By John Dodge

By John Dodge

CHICAGO (CBS) — Images of a gray-haired Rod Blagojevich in prison were leaked this week to the gossip site, Radar Online.

Radar Online published a series of photographs showing the former Illinois governor sitting outside and also reading a book while sitting at a desk inside the federal Colorado prison where he is serving a 14-year sentence for corruption.

“The governor is bearing this ordeal with strength and faith in the judicial system,” Blagojevich attorney Len Goodman said. “He is doing fine. He had been teaching classes until he was moved to a camp area. He now spends his time working in the law library and reading. He ran nine miles this week. He is still hoping his conviction will be over-turned on appeal.”

Rod Blagojevich in federal prison. (Credit: National Enquirer)

Rod Blagojevich in federal prison. (Credit: National Enquirer)

Back in 2012, when Blagojevich first reported to prison, the ex-governor’s barber told the Associated Press that Blagojevich, now 58, had dyed his hair for years.

Peter Vodovoz had been Blagojevich’s barber for more than two decades. He said the ex-governor’s dark-brown dye would fade quickly while in prison.

A spokesman for the prison said at the time that hair dye is banned because inmates could use it to change their appearances in escape attempts.

Former Gov. Rod Blagojevich (center, blue sport coat) arrives at FCI Englewood, the federal prison in Littleton, Colo., to begin his 14-year sentence for corruption charges. (Credit: CBS)

Former Gov. Rod Blagojevich (center, blue sport coat) arrives at FCI Englewood, the federal prison in Littleton, Colo., to begin his 14-year sentence for corruption charges. (Credit: CBS)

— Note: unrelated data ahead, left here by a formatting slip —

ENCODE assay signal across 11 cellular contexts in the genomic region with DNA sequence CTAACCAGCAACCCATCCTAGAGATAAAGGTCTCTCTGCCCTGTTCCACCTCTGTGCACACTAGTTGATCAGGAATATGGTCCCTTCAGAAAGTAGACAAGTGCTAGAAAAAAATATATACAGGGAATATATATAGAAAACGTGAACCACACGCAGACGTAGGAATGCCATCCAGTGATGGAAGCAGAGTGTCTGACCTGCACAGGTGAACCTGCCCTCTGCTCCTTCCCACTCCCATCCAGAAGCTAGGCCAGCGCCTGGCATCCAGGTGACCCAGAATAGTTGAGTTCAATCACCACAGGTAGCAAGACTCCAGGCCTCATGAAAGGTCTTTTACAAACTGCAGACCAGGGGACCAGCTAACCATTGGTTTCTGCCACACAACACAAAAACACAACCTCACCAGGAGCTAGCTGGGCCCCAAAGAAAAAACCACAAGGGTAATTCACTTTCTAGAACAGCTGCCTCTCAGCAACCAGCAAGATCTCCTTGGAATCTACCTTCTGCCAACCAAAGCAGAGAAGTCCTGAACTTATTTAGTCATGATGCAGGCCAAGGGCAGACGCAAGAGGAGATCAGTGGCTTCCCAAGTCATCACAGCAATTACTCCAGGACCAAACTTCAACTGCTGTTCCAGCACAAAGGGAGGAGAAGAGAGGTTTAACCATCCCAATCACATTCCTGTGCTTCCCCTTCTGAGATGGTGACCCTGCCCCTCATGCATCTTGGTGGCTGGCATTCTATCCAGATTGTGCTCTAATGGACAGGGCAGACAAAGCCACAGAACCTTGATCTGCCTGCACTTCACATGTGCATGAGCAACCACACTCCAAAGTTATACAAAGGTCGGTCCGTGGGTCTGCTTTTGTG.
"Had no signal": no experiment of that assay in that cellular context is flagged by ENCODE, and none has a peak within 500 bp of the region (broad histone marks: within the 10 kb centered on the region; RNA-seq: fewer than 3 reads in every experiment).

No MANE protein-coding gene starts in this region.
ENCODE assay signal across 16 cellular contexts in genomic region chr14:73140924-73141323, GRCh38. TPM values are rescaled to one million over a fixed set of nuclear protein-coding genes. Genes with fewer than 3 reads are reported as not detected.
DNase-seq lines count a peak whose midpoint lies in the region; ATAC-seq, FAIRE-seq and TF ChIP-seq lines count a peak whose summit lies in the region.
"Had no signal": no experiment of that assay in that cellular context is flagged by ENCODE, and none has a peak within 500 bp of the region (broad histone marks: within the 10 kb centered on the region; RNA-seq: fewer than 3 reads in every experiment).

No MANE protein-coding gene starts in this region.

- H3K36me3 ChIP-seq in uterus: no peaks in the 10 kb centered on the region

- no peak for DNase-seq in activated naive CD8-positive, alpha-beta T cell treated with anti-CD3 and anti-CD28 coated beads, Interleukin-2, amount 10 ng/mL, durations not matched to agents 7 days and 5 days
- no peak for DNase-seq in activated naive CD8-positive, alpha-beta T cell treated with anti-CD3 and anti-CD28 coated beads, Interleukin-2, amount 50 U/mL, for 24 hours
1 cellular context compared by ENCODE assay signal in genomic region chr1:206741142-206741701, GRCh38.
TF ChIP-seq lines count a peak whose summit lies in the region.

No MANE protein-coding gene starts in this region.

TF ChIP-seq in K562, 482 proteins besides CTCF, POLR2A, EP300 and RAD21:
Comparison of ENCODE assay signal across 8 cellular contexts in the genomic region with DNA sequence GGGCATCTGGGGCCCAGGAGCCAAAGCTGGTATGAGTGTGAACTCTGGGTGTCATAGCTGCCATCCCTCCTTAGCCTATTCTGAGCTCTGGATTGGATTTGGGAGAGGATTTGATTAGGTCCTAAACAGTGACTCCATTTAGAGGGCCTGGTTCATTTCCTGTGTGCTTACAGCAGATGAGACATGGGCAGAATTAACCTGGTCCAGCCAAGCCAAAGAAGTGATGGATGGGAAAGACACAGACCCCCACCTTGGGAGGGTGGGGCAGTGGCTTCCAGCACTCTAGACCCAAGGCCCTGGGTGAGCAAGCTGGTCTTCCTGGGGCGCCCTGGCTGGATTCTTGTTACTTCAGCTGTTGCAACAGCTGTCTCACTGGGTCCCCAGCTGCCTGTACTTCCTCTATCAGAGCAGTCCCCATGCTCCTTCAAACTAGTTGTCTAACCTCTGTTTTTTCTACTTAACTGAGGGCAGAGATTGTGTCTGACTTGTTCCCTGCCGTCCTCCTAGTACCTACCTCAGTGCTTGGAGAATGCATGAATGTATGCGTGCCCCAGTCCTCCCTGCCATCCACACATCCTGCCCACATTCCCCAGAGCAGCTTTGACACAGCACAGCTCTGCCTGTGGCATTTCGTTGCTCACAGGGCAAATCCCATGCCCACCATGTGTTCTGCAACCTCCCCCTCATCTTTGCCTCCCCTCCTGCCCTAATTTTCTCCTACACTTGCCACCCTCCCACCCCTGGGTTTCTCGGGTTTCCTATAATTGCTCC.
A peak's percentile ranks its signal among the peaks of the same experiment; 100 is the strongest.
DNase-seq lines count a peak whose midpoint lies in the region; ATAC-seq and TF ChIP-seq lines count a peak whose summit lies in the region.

Former Gov. Rod Blagojevich walks through a hoard of media toward his house before giving a news conference outside his home March 14, 2012, a day before reporting to prison. (Photo by Frank Polich/Getty Images)

Former Gov. Rod Blagojevich walks through a hoard of media toward his house before giving a news conference outside his home March 14, 2012, a day before reporting to prison. (Photo by Frank Polich/Getty Images)

Mike Jaccarino, a reporter with the National Enquirer, told us the tabloid got photos of the ex-governor from a source inside the prison.

Jaccarino says his source told him Blagojevich, “doesn’t really socialize and he’s very paranoid of everyone.”

Goodman takes issue with the Enquirer’s story.

“I don’t want to dignify allegations in the captions which are totally false,” Len Goodman said in an email. “The governor is bearing this ordeal with strength and faith in the judicial system. He is doing fine. He had been teaching classes until he was moved to a camp area. He now spends his time working in the law library and reading.”

In an interview earlier this month, the ex-governor’s brother, Robert, said he “absolutely” is still angry that federal prosecutors went after him, claiming they made him a pawn in their pursuit of his brother.

“To this day, I still harbor that anger, he told CBS 2’s Dana Kozlov at his son’s home in Florida.

Federal prosecutors dropped all charges against Robert Blagojevich in 2010, after a federal jury deadlocked on the charges against him. The feds pared down their case against his brother, winning convictions on more than a dozen counts, culminating in a 14-year prison term.

To this day, the brothers’ relationship remains severely strained. The two haven’t spoken since Rod went to prison.

“I love my brother. I wish him nothing but the best. I’m not angry with Rod. In retrospect, maybe he shouldn’t have asked me to come help him out; but, to me, the bad guy here is Patrick Fitzgerald and the U.S. Attorney’s office in Chicago. They knew better, in my opinion, and found me to be a very convenient target,” he said.